Keep your child safe in & around Swimming Pool
Created by Parentune Support Updated on Sep 05, 2017
One of the best forms of exercise for your child is swimming. And what's more, if you have easy access to a pool, it is a great way to bond as a family as well. However, you need to be quite careful with your child around as it doesn't take a minute for a mishap to happen. The small inflatable pool available in the market is as dangerous as the cemented pools if you are not watching your child closely. While you need to be a constant watchdog for your child there are a few things that you can do to make the entire experience safe, fun and memorable for your child.
How To Keep My Child Safe Around A Pool?
When you take your child swimming, follow these tips to have a safe and enjoyable experience-
- You need to be aware about your child's whereabouts. Be there for your child and follow his or her moves with your eyes. A touch or a word of two of appreciation would be good, as this way you can avoid a mishap from happening
- Don't be overly dependent on swimming accessories like floating rings, wings or even rafts, they are to assist your child from drowning but not a substitute to your watchful eyes
- If you are taking your child to a commercial swimming pool ensure that there are standard safety checks available at the pool area. And follow the pool rules diligently and ensure that your child does the same
- Make your child wear appropriate attire. While learning to swim, a floatation device is necessary. Use waterproof sunscreen to avoid skin burns and other skin conditions
- Remove any dangerous objects from the pool area to avoid any accidents
- Drain covers are mandatory to prevent a child from getting trapped in a drain
What Are Some Pool Rules I Can Set?
Before you take your child swimming, make sure that as a family, you have your set of pool rules. Tell your child that these rules are non-negotiable, and need to be followed always.
- Permission is necessary: Even if you are taking your child for swimming lessons in a pool where there are trainers, ensure that your child asks for your permission so that you can inform the coach that your child is in the water
- Pool etiquettes: Ensure that your child knows the pool etiquettes and the manners being not to run around the pull and not to push other children
- Say no to diving: For the time being just let your child know that diving is not for young children and nor is it safe for young children to dive as there is a risk of accidents. Even with older children should also make use of diving boards or dive from the permissible area and that too when they are competent swimmers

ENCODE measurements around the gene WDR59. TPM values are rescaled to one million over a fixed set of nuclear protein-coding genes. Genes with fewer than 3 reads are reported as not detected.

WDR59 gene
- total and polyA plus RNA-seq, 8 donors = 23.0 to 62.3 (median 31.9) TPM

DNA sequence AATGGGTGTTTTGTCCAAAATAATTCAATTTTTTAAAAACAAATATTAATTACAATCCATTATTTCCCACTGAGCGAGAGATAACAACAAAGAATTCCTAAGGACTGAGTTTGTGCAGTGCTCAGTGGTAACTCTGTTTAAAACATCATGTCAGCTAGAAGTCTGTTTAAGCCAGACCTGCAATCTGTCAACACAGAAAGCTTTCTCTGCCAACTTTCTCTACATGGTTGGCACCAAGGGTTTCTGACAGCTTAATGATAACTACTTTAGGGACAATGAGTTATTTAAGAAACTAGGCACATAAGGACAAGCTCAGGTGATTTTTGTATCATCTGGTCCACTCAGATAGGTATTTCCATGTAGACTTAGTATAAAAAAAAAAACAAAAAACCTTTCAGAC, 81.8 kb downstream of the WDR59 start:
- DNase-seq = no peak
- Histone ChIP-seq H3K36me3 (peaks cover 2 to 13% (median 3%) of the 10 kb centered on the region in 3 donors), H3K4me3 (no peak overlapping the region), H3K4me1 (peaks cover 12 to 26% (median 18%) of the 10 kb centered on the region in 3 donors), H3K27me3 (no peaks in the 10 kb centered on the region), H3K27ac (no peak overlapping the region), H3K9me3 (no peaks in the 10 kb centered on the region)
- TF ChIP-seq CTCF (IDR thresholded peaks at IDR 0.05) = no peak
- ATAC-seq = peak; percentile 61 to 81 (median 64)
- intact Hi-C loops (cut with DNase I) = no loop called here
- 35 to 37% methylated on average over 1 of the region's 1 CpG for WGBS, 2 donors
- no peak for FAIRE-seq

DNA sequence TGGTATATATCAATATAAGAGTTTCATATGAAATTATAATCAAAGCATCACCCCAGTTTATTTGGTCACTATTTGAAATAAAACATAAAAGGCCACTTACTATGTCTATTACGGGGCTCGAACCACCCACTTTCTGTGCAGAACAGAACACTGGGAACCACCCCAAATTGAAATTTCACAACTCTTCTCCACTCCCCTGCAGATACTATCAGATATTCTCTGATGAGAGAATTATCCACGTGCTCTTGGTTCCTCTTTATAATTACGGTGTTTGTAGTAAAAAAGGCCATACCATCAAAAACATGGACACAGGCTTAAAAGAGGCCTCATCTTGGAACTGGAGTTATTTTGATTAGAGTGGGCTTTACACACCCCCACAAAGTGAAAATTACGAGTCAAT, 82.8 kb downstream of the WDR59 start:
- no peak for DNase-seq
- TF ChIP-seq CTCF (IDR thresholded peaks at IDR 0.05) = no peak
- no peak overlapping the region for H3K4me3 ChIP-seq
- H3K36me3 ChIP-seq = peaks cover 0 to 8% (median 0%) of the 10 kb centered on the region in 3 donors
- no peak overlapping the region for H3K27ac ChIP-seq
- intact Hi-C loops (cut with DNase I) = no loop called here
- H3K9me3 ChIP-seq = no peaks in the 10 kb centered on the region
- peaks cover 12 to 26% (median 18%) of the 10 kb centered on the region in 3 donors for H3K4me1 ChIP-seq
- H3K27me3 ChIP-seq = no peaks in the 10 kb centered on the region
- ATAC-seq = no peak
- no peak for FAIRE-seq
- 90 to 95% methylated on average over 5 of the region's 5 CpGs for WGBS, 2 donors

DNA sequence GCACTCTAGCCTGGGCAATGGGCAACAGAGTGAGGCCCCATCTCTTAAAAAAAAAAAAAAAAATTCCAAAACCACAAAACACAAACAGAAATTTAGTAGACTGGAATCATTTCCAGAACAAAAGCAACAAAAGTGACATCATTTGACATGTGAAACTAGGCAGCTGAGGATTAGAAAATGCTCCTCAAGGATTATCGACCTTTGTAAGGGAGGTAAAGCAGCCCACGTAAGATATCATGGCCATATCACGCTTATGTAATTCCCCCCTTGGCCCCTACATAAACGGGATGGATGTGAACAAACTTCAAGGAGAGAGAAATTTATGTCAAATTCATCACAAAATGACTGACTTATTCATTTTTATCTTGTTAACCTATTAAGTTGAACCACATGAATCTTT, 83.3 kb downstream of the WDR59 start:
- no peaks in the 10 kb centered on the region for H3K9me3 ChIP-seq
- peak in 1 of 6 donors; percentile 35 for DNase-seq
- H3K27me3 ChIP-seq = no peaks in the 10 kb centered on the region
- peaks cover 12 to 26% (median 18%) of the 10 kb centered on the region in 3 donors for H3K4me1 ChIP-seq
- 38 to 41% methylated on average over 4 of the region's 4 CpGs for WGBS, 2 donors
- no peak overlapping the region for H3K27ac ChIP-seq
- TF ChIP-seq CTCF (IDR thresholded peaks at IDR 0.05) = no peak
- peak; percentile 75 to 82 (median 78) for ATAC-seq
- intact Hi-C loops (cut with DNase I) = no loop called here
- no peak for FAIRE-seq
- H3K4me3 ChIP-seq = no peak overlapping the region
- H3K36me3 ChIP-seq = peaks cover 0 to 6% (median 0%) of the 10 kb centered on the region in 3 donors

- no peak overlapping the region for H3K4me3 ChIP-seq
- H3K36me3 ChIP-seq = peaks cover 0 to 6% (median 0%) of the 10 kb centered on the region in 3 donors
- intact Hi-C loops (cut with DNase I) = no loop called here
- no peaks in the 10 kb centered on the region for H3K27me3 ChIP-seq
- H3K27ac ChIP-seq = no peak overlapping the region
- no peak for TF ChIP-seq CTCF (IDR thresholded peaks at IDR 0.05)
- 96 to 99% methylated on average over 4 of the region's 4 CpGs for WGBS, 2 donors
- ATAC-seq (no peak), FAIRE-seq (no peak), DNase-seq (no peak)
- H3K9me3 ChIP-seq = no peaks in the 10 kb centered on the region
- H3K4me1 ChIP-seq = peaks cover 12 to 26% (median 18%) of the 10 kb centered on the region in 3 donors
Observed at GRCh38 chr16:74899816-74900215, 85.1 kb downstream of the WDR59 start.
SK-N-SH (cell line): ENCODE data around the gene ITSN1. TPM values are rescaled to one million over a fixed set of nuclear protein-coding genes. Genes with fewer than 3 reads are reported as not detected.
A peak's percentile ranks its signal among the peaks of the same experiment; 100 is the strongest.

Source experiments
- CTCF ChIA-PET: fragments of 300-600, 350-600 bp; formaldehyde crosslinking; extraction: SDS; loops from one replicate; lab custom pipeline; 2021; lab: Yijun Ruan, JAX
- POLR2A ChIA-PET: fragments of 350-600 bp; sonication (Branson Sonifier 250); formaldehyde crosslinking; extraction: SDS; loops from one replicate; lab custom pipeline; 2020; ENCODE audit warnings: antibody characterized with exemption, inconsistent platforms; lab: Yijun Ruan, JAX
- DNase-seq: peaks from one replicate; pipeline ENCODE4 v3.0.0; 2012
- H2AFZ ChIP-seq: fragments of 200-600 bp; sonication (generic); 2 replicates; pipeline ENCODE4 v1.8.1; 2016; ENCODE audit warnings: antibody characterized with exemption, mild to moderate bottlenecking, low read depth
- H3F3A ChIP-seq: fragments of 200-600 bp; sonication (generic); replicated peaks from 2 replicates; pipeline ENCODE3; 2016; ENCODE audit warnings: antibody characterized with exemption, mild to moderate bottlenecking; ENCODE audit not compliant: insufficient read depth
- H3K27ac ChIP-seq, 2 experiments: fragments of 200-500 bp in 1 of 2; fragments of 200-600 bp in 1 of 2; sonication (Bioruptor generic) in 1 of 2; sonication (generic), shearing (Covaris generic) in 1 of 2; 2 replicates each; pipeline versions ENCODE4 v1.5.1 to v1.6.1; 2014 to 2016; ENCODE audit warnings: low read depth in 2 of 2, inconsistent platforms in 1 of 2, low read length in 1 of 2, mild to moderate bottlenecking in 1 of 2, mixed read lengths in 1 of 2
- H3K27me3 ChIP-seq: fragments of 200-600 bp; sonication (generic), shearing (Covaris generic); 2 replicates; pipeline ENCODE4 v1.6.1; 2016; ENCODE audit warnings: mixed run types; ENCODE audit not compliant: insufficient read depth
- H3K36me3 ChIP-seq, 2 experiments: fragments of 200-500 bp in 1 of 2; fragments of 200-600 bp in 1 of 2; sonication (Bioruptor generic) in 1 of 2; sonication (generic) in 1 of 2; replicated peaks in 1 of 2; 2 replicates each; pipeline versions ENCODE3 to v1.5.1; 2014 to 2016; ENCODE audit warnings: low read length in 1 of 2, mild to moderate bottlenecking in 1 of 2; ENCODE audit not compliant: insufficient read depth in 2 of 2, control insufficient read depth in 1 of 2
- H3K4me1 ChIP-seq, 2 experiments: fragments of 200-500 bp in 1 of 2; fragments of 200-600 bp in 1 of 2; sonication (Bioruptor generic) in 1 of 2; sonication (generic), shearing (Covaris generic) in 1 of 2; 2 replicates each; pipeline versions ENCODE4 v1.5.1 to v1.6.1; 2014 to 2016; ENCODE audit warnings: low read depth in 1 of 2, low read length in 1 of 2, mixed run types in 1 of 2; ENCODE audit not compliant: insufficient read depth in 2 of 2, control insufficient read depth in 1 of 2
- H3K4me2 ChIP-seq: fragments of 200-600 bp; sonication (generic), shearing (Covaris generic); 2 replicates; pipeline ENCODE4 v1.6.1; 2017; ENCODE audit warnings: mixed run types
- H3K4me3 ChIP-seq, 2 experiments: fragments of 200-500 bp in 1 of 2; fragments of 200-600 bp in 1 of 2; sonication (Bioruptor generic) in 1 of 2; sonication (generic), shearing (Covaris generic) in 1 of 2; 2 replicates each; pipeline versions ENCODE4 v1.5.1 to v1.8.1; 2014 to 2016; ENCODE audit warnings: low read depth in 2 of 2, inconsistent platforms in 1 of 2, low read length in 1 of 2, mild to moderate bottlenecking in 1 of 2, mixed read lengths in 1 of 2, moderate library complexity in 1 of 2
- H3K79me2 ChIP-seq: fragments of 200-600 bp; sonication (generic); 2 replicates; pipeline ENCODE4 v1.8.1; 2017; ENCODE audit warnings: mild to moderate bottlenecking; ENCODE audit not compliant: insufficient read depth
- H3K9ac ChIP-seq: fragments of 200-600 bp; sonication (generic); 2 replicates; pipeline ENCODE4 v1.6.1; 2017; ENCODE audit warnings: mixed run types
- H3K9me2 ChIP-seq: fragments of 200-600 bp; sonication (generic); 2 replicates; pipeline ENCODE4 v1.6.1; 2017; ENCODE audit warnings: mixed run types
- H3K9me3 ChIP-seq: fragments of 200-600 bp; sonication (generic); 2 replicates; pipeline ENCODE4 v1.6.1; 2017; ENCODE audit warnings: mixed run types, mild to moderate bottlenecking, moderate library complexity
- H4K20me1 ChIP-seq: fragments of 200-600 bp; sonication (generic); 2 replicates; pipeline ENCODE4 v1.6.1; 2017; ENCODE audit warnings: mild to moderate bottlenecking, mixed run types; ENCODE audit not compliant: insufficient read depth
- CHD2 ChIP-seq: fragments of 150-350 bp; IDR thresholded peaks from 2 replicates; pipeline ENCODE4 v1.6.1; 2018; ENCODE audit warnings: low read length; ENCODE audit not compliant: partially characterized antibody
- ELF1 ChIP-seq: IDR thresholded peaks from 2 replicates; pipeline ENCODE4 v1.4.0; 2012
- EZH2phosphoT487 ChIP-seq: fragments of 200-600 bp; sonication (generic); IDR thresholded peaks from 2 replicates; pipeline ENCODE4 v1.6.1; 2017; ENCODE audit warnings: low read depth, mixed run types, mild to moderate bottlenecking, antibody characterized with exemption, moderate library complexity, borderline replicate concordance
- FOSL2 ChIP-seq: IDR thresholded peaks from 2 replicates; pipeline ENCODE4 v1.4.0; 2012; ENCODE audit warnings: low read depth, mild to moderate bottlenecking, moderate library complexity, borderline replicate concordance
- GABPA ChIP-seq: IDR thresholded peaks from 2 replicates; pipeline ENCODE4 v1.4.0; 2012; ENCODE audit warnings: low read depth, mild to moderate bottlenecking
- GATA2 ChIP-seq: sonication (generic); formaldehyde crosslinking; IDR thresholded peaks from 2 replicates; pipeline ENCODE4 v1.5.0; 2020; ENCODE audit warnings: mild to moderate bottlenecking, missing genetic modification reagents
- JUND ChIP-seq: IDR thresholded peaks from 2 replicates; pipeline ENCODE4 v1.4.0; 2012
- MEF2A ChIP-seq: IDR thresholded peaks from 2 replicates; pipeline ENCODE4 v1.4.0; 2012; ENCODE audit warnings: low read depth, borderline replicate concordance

- Importance of rules: Young children watch and learn from older siblings. With a young child, you can set rules and remind him when he forgets. With school-age children, you can explain the reason behind setting a rule – for e.g., don't run because you can slip and fall
- Clear the toys immediately: Clear the pool area of toys and other items that might obstruct the walking path. Even if your child doesn't run, it's easy to trip on a toy and fall into the pool
How To Make Sure My Child Is Safe When Diving?
Diving is an integral part of the swimming experience. If you follow some basic safety rules, you don't need to deprive your child of it. Make sure you check the depth of the water by going in with your feet first. Don't dive in the shallow parts of the pool, and never attempt it without taking proper lessons. Lack of regard for safety while diving can result in serious spinal and brain injuries.
What Type Of Swimwear Should My Child Wear?
Wearing appropriate swimming clothes is as important as anything else for safety. Safety gear such as floatation suits can help young babies while they learn to swim. Swim vests serve the same purpose for young children. Make sure there is sufficient sun protection (UPF) offered by the clothing. Ill-fitting swim clothes can get stuck in drains that are left uncovered. Make sure that the swim wear fits well.
Play Pools For Younger Children
If you have a very young child, and you use a play pool, you need to follow the same safety rules. It's just as possible for an infant to drown in a few inches of water. Remove any toys when your child has finished playing. Turn over the wading pool so that rain water cannot collect in it when you're not using it.
Backyard pools remain a hazard even after the swim season has passed. For example, a child may attempt to walk on top of pool covers and may get trapped underneath. Knowing the risks can help you keep pools safe year round.
With the right level of supervision and caution, pools offer a chance for a child to play outside and get some exercise. The downside is, the more fun your child has, the more alert and watchful you'll need to be. It's a lot of work, but you may be rewarded a tired, yet happy child.
Did you like the blog? Please do share your views and feedback in the comments section below, as we would love to hear from you.
| Sep 08, 2017
I agree with this, swimming is a great way to bond with family. I too have some wonderful memories spending a great time with family in the swimming pool while on a holiday . thanks Parentune Support for sharing handy tips on what precautions to be taken with children in a swimming pool..
Some custom error
Some custom error